A couple of months ago I wrote that the term laissez-faire might be replaced with the term ‘lazy-faire,’ explaining:
Greenspan was a kind of libertarian policy-maker, and I guess that libertarian policy-making can be a form of intellectual laziness, a sort of ‘don’t bother trying to regulate or control anything much, the market will take care of itself, let’s go to lunch instead’ kind of attitude.
Now I was reminded of this on the weekend by a long, excellent and devastating article in the Financial Times about Mervyn King, Governor of the Bank of England. There’s far too much in there to write about here – suffice to say that he doesn’t come across well in this forensic and excellent analysis of King – but i did want to pick up on one theme in particular. It seems that King was so confident in the magic of the market that he didn’t take much interest in the all-important issue of financial stability in the run-up to the greatest global economic crisis since the Great Depression:
Although one of the BoE’s two core purposes was “to ensure financial stability”, it seems he neither enjoyed nor fully understood the influence the BoE still had in calming financial excess by use of its powerful voice. Work in the financial stability division did not excite him
. . .
Staff found presenting financial stability issues in front of the new governor frightening because of his apparent disdain for their work.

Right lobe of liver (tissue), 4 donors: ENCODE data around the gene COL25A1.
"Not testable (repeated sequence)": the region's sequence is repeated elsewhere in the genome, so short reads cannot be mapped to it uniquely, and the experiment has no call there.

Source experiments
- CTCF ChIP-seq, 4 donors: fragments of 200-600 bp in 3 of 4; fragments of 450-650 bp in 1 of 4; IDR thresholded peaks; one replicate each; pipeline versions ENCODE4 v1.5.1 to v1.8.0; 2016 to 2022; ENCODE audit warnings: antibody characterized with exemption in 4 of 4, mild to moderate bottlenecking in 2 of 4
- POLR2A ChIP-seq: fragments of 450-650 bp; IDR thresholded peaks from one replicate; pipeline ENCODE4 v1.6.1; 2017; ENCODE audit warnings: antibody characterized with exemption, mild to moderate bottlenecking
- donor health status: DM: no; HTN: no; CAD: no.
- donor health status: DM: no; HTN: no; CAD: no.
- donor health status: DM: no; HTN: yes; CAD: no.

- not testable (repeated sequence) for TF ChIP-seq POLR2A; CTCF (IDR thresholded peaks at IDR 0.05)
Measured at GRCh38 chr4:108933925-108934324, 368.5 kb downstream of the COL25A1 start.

. . .
Former colleagues say that Sir Mervyn found it difficult intellectually to grapple with the influence the BoE had when things were not written down with formal targets and powers, so he preferred to assume markets were likely to be efficient and crises would not occur.
He rarely attended meetings of the Financial Stability Committee, and his attitude seems to have bordered on open contempt for their work:
“One former economist, whose current financial sector employers are so nervous about the BoE they refused to let him be quoted on the record, says: “I went to two meetings. Mervyn turned up to the first one and fell asleep. It hardly made me think I needed to worry about that.” The financial stability committee was soon a “running joke” in monetary analysis, the division of the BoE geared around setting interest rates every month. The signal sent by these events could not have been clearer. “Before the crisis, working in financial stability was an absolute career graveyard,” says Richard Barwell, UK economist at RBS who left the BoE in 2010 after nine years.”
Politicians the world over seem to have succumbed to this form of intellectual laziness. After all, it’s very hard indeed to design and implement a successful policy to reinvigorate a country’s manufacturing sector. But “light touch” regulation and supervision? As easy as pie. Let them get on with it, and let’s go to lunch.
Almost the entire economics profession, it seems, was out to luunch.